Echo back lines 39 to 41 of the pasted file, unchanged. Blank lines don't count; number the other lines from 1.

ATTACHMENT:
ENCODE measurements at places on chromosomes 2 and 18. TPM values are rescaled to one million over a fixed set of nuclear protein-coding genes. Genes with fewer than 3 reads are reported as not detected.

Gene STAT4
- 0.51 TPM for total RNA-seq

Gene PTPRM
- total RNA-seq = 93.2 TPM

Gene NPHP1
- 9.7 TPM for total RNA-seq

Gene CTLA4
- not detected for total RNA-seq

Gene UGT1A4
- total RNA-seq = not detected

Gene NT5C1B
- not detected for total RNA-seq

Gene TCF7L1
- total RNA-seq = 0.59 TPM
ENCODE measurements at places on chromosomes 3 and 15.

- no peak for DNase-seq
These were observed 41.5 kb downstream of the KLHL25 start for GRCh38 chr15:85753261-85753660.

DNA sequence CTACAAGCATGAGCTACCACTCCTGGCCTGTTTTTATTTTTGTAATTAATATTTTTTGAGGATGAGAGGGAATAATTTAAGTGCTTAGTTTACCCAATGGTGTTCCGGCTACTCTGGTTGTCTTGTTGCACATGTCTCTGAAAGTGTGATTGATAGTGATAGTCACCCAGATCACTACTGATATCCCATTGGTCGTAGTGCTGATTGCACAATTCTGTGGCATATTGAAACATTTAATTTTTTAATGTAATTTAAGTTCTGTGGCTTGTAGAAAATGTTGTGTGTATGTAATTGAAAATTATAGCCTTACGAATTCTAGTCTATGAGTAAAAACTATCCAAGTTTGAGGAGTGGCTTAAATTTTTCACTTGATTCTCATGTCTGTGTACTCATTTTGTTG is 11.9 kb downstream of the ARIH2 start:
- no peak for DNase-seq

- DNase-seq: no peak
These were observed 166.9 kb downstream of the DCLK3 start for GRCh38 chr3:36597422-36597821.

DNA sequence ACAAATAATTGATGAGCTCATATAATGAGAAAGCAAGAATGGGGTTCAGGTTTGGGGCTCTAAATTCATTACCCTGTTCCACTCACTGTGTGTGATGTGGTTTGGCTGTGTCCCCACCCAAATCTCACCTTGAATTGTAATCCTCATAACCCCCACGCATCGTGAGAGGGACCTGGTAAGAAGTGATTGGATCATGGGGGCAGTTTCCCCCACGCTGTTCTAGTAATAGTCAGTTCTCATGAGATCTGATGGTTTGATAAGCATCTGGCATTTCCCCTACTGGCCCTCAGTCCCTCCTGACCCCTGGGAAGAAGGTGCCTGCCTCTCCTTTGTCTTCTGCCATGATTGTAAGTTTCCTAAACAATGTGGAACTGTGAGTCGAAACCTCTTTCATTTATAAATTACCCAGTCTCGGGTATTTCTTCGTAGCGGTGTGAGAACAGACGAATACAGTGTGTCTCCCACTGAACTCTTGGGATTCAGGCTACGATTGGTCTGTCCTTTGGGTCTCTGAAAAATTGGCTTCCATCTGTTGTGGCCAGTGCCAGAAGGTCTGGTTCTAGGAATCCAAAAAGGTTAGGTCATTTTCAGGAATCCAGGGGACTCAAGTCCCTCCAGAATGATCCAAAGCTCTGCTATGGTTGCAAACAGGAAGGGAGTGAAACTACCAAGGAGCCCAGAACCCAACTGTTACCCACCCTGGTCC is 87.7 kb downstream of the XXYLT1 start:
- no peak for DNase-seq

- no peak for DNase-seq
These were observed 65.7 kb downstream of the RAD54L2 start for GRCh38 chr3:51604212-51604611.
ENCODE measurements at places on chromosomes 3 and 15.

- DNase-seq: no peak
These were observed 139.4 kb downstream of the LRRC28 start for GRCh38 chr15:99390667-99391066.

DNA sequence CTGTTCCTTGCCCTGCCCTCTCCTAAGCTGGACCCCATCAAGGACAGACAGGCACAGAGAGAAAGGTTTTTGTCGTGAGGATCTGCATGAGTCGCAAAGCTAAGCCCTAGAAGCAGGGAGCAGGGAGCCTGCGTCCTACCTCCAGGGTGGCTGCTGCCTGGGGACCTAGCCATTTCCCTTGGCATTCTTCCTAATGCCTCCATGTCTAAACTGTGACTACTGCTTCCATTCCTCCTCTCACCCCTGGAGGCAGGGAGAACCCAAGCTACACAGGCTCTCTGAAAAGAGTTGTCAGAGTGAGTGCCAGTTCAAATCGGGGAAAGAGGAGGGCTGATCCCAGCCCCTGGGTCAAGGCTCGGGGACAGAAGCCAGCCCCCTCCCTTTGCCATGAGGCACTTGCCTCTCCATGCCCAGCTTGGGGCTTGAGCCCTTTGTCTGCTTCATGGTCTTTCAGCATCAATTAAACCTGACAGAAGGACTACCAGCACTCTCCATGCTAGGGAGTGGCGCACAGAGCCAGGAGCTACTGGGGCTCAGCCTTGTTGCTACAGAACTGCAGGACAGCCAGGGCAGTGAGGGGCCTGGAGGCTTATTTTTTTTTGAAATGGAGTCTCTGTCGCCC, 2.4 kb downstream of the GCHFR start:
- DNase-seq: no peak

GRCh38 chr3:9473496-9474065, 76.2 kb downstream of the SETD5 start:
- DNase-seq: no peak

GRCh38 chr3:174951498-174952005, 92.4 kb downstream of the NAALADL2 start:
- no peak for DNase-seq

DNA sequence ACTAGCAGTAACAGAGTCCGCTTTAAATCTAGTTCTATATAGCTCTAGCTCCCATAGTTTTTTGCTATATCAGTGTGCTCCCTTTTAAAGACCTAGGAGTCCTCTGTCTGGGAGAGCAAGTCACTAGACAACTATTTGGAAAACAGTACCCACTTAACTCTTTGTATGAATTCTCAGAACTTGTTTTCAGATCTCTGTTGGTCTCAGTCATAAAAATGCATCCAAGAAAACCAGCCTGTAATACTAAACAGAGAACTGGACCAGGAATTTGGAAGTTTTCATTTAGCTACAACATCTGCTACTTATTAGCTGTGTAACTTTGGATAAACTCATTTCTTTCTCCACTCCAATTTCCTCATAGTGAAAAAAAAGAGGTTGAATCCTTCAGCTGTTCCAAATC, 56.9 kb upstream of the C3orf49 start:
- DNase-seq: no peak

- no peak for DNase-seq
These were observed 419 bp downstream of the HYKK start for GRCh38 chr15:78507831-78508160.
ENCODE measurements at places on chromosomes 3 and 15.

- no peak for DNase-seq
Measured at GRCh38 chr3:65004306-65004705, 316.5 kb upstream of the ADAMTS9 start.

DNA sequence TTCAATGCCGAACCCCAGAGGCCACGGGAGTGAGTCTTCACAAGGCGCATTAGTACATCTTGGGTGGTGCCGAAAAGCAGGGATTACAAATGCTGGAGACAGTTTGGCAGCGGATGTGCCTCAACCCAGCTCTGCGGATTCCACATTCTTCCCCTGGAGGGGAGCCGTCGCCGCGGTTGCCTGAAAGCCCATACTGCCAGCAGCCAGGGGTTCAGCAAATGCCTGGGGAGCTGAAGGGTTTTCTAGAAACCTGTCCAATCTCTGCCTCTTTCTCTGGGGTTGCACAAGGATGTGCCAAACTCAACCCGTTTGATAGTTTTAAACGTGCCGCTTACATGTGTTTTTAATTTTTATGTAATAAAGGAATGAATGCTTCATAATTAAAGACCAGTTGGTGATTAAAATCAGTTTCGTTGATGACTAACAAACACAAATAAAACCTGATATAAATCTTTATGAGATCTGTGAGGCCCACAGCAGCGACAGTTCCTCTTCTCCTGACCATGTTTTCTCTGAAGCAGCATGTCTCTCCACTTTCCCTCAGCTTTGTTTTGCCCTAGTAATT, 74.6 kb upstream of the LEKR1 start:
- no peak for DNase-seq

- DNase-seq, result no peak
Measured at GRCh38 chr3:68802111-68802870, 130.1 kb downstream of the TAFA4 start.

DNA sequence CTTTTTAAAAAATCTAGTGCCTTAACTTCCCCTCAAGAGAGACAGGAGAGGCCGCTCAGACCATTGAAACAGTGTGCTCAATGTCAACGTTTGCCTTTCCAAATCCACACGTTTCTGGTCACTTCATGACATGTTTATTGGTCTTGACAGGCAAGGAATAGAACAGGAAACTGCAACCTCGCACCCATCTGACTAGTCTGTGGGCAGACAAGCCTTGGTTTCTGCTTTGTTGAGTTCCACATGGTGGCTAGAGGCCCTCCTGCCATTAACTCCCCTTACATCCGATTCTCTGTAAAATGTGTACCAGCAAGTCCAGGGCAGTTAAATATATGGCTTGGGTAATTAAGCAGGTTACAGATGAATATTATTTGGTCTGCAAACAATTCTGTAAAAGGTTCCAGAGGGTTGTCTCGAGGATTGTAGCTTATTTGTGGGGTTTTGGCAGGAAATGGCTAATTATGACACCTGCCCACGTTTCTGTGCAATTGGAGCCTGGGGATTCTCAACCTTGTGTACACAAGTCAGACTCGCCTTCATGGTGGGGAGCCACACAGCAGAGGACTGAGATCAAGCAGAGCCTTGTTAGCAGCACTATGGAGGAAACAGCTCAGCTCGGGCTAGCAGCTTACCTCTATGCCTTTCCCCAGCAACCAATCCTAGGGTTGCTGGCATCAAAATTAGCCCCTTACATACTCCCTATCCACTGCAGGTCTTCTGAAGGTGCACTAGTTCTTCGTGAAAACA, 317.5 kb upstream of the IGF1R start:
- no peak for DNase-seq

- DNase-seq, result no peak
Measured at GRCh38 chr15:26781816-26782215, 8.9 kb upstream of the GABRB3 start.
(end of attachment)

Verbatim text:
These were observed 419 bp downstream of the HYKK start for GRCh38 chr15:78507831-78508160.
ENCODE measurements at places on chromosomes 3 and 15.

- no peak for DNase-seq